An Open Letter to Kourtney Kardashian:

Congratulations. You’re expecting your second child. That’s wonderful news. And I’m sure I’ll read all about it the next time I am in the grocery store. That’s where I learn everything about you. And your sisters. And Angelina, Brad, and Demi. That’s pretty much the whole wide world if you can judge the whole wide world from the covers of the magazines at the checkout line. 

And, if you weren’t already busy (and, I’m just going to say it, a wee bit overexposed minus the wee bit part), I heard you just launched a ten-episode web series about being a mom on the E! website.

As a mother, I checked it out. I wanted to know what you had to say about parenting.  What issues matter most to you? What’s on your mind? 

It turns out that you kicked things off with a tour of your son’s hotel closet. Not surprisingly, your son has a lot of clothes. And hats. And sunglasses. And, he has a shoe collection that could rival Carrie Bradshaw’s. The main point you wanted to make? I’ll sum it up: “With boys, it’s all about shoes. I’ve seen so many little boys and their outfits are so cute and then their moms put, like, kind of dorky shoes on them.”

Well, gee. I’m a mom. I have three boys. What can I do to help them? I think they’re cute. But what if I think they’re cute but don’t realize they’re wearing the wrong shoes! I mean, not only are my three year old’s shoes not from this season. They’re not even from the season before that. Or that. He wears his older brother’s hand me downs.You see, Kourtney, not everyone who loves moccasins like you do can “get a new batch” in “every color” when her son grows out of his size of the month.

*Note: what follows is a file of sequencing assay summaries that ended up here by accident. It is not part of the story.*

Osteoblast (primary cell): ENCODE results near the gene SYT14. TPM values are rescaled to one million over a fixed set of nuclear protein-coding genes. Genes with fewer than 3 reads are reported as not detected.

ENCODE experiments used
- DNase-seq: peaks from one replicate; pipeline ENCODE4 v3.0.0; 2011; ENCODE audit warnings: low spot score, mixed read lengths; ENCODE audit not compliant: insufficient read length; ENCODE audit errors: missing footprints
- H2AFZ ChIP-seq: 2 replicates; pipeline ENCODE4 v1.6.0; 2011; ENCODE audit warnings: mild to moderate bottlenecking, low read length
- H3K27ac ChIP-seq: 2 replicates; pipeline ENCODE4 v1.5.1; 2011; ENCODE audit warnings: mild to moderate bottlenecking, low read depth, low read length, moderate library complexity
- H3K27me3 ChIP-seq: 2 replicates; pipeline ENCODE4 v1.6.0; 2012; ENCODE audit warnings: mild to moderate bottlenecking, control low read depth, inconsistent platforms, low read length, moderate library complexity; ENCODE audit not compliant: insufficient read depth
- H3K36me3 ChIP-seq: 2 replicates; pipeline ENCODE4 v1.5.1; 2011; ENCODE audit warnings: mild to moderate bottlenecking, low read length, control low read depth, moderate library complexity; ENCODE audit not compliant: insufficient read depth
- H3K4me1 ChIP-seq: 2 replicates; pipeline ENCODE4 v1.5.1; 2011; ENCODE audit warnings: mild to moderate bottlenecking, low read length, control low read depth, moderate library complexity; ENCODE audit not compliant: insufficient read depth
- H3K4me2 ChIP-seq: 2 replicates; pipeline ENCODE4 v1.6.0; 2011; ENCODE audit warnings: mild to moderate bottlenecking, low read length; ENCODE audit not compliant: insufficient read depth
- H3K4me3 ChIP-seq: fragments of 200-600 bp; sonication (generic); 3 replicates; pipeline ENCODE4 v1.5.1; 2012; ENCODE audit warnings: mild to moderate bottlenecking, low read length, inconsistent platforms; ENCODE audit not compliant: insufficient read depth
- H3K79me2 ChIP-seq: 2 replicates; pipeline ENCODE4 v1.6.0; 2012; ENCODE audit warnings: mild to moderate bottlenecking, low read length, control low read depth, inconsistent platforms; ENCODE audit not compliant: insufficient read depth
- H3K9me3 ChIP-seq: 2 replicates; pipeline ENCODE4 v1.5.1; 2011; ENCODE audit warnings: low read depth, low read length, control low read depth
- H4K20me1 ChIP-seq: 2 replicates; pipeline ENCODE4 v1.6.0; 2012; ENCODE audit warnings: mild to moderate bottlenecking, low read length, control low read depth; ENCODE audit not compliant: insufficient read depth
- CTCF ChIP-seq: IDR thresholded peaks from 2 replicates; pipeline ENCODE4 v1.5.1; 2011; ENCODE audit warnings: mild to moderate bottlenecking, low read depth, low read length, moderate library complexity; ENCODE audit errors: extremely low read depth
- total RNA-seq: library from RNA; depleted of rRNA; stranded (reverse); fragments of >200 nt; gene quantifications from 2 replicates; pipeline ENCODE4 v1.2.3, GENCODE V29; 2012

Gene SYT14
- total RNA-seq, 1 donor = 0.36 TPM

I want to (honestly) say that you seem like a nice person. But, please, do me a favor: get a clue. 

It’s estimated that 15 million American kids live below the poverty level. According to the National Center for Children in Poverty, 21 percent of children live in families that are “officially poor.” (You can learn more about what’s considered “officially poor” here. And, while you’re on the NCCP website, take a look around.)

You have thousands and thousands of women and men who hang onto your every word. They want to know your thoughts about everything. My goodness, you and your family members are even among Barbara Walters picks for “The 10 Most Fascinating People of 2011.” People are interested in you. People love you. Take advantage of it. It’s not going to last forever. (See: Hilton, Paris) Take advantage of your way-more-than-15-minutes-of-fame. 

I did a little research. (It took me all of 10 seconds thanks to Google.) There are countless organizations throughout the country that provide underprivileged children with shoes. I particularly like “Shoes That Fit.” They get high marks from Charity Navigator and have provided hundreds of thousands of new shoes to children across the country since 1992. Given your influence and your obvious passion for kids’ shoes, I’m sure they’d love to talk to you. And, I don’t think they’d mind a donation either. 

Thanks.

-Melissa Sher